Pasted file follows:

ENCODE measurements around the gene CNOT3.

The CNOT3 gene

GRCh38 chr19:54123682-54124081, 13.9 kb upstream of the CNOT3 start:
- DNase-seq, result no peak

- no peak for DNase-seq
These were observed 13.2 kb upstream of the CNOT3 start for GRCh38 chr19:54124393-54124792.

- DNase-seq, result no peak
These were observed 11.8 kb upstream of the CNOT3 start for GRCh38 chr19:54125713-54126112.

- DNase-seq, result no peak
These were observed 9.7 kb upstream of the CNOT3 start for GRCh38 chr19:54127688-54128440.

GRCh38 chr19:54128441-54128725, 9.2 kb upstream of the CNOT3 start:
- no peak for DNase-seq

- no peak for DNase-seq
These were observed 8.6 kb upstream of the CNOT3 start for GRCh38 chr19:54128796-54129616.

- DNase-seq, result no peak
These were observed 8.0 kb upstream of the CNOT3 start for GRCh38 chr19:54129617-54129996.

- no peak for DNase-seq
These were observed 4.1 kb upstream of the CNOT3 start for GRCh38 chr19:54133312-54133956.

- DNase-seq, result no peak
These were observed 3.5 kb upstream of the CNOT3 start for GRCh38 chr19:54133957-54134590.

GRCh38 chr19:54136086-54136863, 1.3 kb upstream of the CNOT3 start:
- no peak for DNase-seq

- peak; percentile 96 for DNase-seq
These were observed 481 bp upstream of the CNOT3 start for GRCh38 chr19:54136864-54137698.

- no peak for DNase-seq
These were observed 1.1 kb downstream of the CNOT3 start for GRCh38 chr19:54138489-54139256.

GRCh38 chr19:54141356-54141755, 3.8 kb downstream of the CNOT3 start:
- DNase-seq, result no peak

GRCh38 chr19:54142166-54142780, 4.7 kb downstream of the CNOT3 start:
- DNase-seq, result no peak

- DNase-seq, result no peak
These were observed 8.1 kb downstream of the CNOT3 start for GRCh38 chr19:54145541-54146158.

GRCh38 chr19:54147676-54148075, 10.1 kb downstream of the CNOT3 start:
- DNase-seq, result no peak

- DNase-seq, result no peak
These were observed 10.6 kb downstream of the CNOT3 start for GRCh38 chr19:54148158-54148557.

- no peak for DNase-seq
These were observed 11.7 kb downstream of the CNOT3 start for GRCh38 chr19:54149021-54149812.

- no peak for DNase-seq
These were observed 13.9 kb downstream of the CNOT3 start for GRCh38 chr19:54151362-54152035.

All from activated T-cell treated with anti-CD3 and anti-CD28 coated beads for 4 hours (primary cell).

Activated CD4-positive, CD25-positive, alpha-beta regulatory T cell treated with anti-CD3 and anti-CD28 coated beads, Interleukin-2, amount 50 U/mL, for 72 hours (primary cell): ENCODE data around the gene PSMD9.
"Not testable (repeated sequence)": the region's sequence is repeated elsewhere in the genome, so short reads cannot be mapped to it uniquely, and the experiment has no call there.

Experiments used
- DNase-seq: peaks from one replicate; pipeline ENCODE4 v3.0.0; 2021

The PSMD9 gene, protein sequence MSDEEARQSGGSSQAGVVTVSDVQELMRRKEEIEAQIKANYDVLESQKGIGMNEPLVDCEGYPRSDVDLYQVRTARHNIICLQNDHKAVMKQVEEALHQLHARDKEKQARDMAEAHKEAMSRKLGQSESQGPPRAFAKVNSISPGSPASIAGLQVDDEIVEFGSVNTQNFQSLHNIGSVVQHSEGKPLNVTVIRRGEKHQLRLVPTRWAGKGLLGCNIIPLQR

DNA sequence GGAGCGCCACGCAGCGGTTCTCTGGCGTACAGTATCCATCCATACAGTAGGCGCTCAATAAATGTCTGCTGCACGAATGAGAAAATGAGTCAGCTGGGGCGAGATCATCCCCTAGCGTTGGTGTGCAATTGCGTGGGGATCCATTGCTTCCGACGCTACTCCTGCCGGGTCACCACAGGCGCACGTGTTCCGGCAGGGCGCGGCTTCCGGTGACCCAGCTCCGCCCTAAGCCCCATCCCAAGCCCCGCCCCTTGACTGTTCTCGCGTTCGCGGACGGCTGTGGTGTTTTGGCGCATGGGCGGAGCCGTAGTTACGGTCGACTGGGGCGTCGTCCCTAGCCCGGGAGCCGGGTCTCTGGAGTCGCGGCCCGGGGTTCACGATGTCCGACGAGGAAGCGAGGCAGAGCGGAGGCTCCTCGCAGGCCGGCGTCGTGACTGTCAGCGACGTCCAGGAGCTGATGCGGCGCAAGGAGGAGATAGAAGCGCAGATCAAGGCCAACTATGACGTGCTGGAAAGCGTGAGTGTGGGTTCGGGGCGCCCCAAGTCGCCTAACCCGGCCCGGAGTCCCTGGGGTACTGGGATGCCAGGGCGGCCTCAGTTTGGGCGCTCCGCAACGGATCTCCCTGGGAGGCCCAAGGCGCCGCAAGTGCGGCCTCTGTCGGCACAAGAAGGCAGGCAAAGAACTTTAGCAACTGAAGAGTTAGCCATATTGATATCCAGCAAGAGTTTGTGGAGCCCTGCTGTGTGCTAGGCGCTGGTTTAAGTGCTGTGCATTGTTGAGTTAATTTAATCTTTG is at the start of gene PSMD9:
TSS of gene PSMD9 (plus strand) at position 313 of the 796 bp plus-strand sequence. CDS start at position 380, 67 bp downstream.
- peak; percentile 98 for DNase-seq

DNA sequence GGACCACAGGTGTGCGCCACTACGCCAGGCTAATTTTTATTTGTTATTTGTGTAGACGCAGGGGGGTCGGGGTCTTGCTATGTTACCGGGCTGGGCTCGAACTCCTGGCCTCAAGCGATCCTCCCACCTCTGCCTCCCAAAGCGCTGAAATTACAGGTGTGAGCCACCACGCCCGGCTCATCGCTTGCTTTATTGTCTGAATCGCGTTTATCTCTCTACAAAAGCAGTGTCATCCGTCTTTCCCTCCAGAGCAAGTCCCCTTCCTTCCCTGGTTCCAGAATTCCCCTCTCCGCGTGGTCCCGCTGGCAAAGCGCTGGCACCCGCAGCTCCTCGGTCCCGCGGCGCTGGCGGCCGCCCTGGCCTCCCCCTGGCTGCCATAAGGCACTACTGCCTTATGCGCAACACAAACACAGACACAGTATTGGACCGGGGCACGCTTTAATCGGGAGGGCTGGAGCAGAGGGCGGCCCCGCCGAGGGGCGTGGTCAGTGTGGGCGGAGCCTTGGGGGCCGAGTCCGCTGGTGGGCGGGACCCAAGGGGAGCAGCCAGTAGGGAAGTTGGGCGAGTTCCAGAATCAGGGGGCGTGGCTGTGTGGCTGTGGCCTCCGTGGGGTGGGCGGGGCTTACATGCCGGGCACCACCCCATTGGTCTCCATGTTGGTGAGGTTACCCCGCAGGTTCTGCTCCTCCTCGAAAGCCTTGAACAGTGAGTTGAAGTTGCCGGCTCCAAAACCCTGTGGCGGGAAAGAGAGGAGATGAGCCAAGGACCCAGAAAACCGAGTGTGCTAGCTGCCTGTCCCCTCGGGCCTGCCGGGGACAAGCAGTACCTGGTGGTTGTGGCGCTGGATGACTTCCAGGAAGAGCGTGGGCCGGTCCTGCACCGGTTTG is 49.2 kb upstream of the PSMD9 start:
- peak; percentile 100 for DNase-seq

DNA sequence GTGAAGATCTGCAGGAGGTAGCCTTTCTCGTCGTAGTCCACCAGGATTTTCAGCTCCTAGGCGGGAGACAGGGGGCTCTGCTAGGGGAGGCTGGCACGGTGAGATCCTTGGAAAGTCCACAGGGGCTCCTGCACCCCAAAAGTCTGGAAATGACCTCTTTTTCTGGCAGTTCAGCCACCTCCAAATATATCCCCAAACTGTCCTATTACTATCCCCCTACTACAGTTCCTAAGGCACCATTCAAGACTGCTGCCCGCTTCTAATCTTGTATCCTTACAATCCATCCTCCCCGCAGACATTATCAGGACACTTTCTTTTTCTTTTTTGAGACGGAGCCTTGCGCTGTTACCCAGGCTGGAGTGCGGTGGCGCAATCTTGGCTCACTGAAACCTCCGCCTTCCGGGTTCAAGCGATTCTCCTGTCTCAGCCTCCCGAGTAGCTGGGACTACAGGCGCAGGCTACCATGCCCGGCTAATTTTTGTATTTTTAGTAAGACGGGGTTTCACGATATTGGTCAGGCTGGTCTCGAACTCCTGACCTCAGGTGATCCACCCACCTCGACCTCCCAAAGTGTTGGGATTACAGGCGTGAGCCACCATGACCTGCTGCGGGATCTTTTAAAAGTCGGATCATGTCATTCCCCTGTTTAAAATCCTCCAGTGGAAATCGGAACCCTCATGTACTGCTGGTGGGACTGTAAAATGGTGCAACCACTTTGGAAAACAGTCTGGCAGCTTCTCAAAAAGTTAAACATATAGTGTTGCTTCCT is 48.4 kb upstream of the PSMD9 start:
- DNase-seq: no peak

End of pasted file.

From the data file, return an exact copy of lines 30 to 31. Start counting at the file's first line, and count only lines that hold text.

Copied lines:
- DNase-seq, result no peak

- DNase-seq, result no peak